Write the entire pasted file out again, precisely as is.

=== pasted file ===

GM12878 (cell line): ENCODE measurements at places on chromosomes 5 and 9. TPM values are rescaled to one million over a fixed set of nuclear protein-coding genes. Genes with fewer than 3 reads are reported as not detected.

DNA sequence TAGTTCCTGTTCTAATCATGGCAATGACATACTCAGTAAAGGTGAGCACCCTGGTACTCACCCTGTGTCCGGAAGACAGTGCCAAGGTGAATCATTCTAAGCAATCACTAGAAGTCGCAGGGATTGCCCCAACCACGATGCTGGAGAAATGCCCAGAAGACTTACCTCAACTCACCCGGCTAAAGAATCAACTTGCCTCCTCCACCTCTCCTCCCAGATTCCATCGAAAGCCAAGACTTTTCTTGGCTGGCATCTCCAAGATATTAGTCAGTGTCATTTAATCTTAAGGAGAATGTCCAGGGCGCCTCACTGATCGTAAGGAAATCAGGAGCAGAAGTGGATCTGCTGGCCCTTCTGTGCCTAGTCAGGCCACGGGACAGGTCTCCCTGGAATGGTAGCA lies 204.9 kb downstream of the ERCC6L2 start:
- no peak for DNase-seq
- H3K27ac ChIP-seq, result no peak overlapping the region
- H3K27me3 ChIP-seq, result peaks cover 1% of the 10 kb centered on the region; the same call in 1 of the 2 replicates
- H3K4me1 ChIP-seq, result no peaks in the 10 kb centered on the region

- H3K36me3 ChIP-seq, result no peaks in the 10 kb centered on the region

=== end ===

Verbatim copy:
GM12878 (cell line): ENCODE measurements at places on chromosomes 5 and 9. TPM values are rescaled to one million over a fixed set of nuclear protein-coding genes. Genes with fewer than 3 reads are reported as not detected.

DNA sequence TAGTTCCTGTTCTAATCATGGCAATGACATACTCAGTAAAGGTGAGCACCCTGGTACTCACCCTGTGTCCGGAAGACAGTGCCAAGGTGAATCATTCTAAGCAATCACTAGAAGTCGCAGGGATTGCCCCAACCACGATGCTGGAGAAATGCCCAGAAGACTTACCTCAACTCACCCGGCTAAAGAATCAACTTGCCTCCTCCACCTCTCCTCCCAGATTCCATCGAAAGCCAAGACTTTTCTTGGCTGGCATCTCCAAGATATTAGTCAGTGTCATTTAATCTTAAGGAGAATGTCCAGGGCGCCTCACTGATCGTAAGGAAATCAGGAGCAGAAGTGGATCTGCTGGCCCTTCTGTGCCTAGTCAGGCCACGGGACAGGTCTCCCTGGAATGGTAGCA lies 204.9 kb downstream of the ERCC6L2 start:
- no peak for DNase-seq
- H3K27ac ChIP-seq, result no peak overlapping the region
- H3K27me3 ChIP-seq, result peaks cover 1% of the 10 kb centered on the region; the same call in 1 of the 2 replicates
- H3K4me1 ChIP-seq, result no peaks in the 10 kb centered on the region

- H3K36me3 ChIP-seq, result no peaks in the 10 kb centered on the region